Mobile First is another area that has helped us create a customer-centric momentum where we have developed customer data portals for single-window visibility. Our warehouse operations are carried out on hand-held devices and QR code operations for real-time view and speed to operate.
What are some of the challenges encountered while deploying new-age solutions?
Modern-day businesses are increasingly focused on increasing their efficiency and maximising profits. So, confronting digital transformation challenges and winning over them is not just a choice but a necessity for all CEOs and CXOs. Successful digital transformation requires not only the right set of tools but also the right expertise and guidance to drive the process in the right direction for the best results.
Businesses that are not accepting/ responding to the needs of digital transformation in the current market are set to fail miserably. Although organisations find it challenging to match the pace of digital transformation, especially the ones that are following traditional operational methods, trying to handle the multiple expectations without proper planning, overall cooperation and lack of flexibility can lead businesses to face several avoidable challenges and crisis.
The transformation impacts not just businesses and their employees but also the stakeholders associated with the brand. Transforming any business digitally should be executed with extreme care and diligence and the importance of digital transformation needs to be communicated to all internal stakeholders in order to make it more effective. However, the reality is that digital transformation is not just about technologies. It is also about your organisation’s ability to adapt to these changes.
What is the future of drone delivery in India? What are your views on Logistics 4.0?
It would potentially take about five years before last-mile operators can truly experience the benefits of drone delivery systems, especially in terms of cost optimisation. Drones not only address the real possibility of reducing return time cycles, but also ease and shorten the supply chain, as one will not have to go to the post office to drop off packages. Early days are already promising, with pioneering logistics companies being able to adopt drones and drastically reduce transportation expenses related to truck capital expenditures such as maintenance costs, fuel, insurance and more. As more and more last-mile deliveries are enabled through drones, deliveries will no longer be picked up from warehouses and put on a carrier’s truck and sent through traditional channels to a customer. Instead, at the click of a mouse, the system will arrange for the drone to pick up the order, load it and head directly to the consumer. As with any emerging technology, many aspects of drone development are still in the works. Right now, drones do not have the range to effectively handle all logistics needs of a company. But going at the current speed of innovation and adoption, this will soon become a reality.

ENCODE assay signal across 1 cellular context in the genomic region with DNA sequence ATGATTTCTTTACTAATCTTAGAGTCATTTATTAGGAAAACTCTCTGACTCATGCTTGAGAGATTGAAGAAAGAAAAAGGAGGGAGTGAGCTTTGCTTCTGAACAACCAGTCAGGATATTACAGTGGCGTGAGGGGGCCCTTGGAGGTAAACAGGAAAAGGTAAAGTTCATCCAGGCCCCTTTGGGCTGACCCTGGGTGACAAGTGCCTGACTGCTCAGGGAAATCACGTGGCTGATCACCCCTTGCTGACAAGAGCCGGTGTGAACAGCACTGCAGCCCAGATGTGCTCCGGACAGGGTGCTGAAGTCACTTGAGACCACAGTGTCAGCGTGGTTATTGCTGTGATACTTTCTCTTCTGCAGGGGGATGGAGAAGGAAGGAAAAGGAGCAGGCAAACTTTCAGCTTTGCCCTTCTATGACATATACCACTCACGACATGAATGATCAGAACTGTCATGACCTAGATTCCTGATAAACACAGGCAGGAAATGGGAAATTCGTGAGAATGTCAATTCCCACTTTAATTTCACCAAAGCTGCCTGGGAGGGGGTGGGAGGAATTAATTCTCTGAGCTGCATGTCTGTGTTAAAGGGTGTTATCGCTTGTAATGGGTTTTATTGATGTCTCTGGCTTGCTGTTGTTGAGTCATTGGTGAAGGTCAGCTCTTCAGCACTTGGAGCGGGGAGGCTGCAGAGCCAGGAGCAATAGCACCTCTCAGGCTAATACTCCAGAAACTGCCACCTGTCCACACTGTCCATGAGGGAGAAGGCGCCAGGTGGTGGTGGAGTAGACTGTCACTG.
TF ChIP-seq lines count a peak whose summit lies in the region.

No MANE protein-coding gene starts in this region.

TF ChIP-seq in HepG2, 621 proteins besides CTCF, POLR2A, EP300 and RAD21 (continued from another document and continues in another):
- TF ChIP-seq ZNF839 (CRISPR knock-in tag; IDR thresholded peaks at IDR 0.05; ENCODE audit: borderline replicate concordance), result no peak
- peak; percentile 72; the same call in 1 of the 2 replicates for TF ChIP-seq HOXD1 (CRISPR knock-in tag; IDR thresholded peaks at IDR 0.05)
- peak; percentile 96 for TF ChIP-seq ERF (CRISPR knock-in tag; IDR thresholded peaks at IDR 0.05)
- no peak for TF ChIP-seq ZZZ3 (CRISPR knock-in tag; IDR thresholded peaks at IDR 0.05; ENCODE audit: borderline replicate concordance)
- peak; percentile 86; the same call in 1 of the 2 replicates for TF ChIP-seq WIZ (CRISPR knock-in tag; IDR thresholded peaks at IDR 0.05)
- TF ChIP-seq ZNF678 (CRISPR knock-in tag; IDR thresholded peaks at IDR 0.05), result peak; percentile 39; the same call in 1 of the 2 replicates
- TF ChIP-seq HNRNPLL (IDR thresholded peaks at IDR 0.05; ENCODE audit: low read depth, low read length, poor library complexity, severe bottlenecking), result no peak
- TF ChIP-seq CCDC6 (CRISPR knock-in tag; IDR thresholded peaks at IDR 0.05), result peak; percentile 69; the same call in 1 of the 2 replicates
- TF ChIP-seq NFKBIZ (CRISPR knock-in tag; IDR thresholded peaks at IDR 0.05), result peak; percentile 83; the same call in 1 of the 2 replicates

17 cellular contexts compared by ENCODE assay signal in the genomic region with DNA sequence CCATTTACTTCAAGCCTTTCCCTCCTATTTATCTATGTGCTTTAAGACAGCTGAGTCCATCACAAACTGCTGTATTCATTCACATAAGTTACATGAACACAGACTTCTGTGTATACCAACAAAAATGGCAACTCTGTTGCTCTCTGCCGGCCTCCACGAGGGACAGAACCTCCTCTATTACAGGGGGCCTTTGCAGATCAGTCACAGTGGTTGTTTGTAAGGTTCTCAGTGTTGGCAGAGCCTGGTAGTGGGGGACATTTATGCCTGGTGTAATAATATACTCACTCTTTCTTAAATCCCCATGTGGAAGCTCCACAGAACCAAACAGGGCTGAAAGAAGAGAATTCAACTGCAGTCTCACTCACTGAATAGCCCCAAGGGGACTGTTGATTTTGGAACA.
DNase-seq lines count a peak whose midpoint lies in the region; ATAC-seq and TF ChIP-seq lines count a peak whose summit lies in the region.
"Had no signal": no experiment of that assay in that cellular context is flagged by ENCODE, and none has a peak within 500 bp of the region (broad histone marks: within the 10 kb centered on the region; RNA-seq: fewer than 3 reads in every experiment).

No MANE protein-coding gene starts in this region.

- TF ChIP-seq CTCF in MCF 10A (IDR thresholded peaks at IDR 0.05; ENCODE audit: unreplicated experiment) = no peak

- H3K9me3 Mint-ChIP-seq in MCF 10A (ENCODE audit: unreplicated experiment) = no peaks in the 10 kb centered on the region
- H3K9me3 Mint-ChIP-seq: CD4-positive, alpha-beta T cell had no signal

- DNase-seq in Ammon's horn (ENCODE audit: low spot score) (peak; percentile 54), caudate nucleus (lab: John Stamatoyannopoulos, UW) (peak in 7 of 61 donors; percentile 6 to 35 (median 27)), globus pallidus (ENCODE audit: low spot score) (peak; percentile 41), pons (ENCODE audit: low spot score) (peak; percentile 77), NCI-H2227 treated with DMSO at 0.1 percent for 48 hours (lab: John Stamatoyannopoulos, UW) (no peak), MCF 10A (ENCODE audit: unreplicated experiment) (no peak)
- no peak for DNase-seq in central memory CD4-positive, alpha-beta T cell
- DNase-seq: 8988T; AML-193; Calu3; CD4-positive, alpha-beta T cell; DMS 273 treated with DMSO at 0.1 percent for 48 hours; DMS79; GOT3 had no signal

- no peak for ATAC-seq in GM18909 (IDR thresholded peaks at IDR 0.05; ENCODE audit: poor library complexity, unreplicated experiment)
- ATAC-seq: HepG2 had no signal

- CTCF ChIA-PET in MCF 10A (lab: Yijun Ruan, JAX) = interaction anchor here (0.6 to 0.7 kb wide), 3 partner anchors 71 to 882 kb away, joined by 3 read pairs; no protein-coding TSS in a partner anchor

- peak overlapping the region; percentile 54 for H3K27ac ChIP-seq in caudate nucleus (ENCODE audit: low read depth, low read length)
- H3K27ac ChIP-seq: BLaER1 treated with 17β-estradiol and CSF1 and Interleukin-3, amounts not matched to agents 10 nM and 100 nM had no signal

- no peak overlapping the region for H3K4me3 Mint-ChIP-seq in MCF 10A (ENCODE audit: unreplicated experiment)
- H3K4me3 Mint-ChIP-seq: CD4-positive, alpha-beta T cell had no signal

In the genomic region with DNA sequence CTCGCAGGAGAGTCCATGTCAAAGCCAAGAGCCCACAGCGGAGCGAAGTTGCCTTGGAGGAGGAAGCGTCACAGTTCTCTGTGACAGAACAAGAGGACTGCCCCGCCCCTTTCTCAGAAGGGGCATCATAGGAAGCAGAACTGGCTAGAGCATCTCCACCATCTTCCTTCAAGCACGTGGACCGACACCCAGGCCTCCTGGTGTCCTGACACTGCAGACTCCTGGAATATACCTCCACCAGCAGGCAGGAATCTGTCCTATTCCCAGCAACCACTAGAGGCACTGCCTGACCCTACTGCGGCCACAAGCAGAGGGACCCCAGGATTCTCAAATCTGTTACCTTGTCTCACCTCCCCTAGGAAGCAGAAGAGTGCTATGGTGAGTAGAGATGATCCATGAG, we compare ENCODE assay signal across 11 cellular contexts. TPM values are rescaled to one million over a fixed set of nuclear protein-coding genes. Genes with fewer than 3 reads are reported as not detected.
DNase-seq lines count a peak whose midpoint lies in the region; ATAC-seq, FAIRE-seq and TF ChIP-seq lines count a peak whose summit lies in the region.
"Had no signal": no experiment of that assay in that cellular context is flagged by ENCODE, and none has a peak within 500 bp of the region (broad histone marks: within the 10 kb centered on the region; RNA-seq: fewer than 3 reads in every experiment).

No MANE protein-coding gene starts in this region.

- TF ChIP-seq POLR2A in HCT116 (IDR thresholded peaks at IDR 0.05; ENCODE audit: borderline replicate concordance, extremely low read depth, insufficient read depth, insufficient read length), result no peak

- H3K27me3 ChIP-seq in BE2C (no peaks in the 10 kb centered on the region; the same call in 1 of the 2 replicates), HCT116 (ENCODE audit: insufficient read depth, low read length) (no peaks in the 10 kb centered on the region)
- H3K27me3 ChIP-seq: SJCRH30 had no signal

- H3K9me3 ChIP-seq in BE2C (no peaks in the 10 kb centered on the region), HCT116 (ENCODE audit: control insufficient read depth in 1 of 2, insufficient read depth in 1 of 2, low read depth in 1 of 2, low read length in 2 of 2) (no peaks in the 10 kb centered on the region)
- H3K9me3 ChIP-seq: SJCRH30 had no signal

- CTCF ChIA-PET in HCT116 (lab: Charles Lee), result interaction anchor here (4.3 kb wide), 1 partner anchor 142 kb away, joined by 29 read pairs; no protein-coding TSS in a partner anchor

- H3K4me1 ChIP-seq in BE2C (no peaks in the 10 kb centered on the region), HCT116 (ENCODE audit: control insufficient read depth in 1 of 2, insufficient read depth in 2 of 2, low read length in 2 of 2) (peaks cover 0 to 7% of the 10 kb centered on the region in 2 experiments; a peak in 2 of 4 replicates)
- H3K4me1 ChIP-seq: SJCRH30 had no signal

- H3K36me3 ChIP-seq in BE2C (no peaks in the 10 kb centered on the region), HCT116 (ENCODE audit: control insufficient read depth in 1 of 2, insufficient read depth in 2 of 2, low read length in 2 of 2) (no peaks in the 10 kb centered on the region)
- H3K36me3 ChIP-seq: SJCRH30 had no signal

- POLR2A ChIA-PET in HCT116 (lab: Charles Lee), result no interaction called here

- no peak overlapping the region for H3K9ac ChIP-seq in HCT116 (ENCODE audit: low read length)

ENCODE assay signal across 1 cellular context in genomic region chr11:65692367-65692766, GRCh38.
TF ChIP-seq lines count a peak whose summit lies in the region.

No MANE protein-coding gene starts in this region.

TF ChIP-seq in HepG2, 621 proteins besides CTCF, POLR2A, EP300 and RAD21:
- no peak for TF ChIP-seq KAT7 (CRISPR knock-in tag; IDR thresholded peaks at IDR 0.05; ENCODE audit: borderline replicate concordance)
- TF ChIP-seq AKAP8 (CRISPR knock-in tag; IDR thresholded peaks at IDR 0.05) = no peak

Just as the modern factory is adding new, intelligent technologies to create connected, interoperable workflows, the modern supply chain is also rapidly becoming smarter, better networked and more technologically advanced. Although the so-called fourth industrial revolution gets most of the attention, there is another revolution occurring simultaneously within the world of logistics and it is changing the way that products make their way from production facilities to customers. This would be Logistics 4.0.
Logistics 4.0 operates on the principles of simple points in which inefficiencies are identified and addressed. It specifically makes use of “smart” containers, vehicles, pallets and transport systems to create a fully networked supply stream that offers supply chain managers, shippers, freight forwarders and other related stakeholders visibility to route transport and perform other operations and tasks in an optimal way. A supply chain manager, with access to data from an IoT-enabled warehouse, might be able to detect, based on heat and light conditions, if a particular product or group of products is likely to get damaged. Even if it is too late to prevent the damage, merely knowing about the problem would enable the warehouse to send out an order to replenish the damaged (and presumably discarded) stock. While demands on businesses hoping to adopt smarter logistics workflows are not to be taken lightly, when compared to the scope and potential in which Logistics 4.0 can add value, its risks and high demands can be accommodated.